Don’t feed the pigeons

This is a short story I wrote on the way back from London.  Let me know what you think in the comments below!


As he stepped onto the platform the low, persistent rumble of the train was replaced by an altogether more muddled and frenetic ambiance. London. Liverpool Street station reverberated to the sound of idling machinery, countless footsteps, half-conversations and ringtones, all distorted by echoes from the previous second, or minute, or years, he could not tell which.

It was to be an unusually casual visit this time, simply passing through the capital on his way to Taunton to visit his grandmother. But thanks to an almost comedic experience trying to book his ticket online, which was punctuated by expletives of increasing volume and intensity, and nearly ending in a broken keyboard, he had ended up with nearly three hours between arriving in Liverpool Street station and leaving Paddington station. Normally he would expect to make the cross-capital trek on the underground in less than forty five minutes. But his stubbornness would not permit him to phone the train company and admit his error, so he would just have to live with it. And, after all, what’s the harm in a little more time in London?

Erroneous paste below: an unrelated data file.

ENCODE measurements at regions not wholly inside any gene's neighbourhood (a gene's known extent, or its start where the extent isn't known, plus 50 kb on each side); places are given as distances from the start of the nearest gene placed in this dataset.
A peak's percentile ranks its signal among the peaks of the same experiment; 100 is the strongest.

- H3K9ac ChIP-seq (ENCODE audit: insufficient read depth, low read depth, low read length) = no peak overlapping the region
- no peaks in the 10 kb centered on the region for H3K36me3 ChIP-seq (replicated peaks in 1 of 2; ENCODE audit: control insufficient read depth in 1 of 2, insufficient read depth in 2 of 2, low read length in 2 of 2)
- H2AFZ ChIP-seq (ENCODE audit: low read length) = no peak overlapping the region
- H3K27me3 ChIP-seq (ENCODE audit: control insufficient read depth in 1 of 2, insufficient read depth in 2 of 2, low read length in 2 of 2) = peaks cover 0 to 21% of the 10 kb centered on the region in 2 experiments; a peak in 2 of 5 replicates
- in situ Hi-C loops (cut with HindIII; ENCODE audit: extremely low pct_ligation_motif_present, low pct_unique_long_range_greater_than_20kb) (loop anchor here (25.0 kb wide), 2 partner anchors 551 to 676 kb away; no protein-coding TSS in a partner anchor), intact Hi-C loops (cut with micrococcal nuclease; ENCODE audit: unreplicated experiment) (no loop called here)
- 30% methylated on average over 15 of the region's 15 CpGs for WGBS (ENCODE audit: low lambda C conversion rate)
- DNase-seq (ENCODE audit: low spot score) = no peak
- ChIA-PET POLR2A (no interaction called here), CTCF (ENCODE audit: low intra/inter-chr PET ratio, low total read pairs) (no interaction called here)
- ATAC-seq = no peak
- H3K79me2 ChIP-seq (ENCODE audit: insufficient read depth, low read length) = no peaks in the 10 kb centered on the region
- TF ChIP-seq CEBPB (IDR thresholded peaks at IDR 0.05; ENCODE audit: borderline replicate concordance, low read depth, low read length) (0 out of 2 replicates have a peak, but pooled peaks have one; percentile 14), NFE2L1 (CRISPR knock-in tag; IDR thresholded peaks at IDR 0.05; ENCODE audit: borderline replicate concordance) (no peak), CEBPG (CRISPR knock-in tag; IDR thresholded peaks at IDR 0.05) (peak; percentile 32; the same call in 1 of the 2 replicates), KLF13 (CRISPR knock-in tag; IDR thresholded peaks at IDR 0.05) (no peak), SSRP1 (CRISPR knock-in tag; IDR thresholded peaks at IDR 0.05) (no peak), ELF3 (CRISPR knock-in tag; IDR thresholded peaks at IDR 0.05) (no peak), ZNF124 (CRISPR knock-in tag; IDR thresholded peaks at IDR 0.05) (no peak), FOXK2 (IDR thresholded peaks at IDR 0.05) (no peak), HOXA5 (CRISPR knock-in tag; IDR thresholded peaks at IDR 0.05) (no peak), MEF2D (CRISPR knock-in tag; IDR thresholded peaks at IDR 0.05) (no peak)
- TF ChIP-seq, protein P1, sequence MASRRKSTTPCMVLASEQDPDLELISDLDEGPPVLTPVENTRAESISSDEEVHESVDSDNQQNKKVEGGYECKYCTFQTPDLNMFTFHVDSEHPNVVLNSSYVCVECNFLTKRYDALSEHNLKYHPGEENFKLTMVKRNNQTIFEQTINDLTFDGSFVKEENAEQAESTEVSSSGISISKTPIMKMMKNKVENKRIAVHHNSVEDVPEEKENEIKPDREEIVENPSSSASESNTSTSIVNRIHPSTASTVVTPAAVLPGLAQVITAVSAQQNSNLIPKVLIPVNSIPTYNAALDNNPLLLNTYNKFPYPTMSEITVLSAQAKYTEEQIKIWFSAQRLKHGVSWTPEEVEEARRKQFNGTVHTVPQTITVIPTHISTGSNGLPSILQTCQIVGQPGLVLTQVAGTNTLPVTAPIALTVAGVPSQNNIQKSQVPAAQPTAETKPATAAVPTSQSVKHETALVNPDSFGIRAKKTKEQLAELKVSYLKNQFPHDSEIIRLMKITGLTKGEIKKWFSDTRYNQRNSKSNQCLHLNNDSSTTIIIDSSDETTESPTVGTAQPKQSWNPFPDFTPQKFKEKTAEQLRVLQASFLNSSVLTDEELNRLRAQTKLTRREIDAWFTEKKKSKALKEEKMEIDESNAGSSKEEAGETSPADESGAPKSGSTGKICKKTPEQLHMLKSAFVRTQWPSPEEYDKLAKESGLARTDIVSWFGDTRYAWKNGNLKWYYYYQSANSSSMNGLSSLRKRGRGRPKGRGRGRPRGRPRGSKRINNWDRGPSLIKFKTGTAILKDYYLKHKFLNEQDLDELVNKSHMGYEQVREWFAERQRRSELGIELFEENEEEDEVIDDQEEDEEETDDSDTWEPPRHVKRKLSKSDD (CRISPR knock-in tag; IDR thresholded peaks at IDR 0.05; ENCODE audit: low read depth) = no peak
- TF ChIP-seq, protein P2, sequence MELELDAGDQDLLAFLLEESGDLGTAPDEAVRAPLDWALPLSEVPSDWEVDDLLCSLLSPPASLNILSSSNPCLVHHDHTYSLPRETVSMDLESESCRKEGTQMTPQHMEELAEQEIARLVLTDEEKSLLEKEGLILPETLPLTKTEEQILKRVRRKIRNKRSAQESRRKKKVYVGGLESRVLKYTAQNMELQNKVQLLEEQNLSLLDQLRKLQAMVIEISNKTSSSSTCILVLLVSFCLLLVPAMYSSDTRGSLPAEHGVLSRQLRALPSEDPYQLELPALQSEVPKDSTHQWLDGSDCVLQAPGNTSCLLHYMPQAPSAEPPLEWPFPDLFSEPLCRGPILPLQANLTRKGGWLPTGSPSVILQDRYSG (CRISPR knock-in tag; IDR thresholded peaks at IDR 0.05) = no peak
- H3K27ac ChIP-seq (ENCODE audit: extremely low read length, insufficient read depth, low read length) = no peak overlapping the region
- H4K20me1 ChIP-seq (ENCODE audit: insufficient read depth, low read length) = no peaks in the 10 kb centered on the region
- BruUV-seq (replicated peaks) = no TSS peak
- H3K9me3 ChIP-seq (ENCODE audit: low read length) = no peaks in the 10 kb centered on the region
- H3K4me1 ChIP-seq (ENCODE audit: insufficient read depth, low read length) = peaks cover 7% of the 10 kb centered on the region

His first objective was food. His lovingly prepared cheese and tomato sandwich, accompanied by a bag of Walker’s crisps (cheese and onion) and a supplement of tap water in a plastic Coke bottle, were on the kitchen table, enjoying an unexpected reprise. So he bought a tuna mayo sub and a bottle of actual Coke, and mentally apologised to his credit card for the inconvenience.

It was warm, for October. At least, it had been when he got onto the train at Chelmsford. London always seemed to have its own ecosystem, so it was never a guarantee that the weather would be the same half an hour away. But he would have to wait to find out for sure, because he was already descending into the bowels of the earth to board the circle line. Daylight would have to wait.

It wasn’t until shortly before the train arrived at the next station that he concluded he definitely was on the wrong train. He had meant to go anti-clockwise on the circle line, but this one was going clockwise. No matter. He’d get there eventually, and since he had more time than usual it wasn’t a problem anyway. In fact, now that the opportunity had presented itself, he decided to get off at Tower Hill and take a look at Tower Bridge. It would be a nice place to eat his lunch.

Signage at railway stations is big business, he mused. Posters advertised films he wasn’t interested in seeing, books he had no intention of reading, shows he didn’t have time to attend. Arrows pointed in all directions, frequently missing out the key bit of information that would have made them useful. He was informed not to leave baggage unattended, to mind the gap, and not to feed the pigeons. Most of them he simply ignored.

Tower bridge was only fairly impressive. He hadn’t actually seen it since he was a child. Not in person, at least. It was one of those landmarks that everyone knew about, and featured in every film wishing to let its audience know it was set in England. But for all its familiarity, he had never got round to actually visiting it recently. The sun shone on it brightly, but it nevertheless wasn’t nearly as vivid or as large as he had expected. He found a wooden bench to sit on and unwrapped his sub sandwich.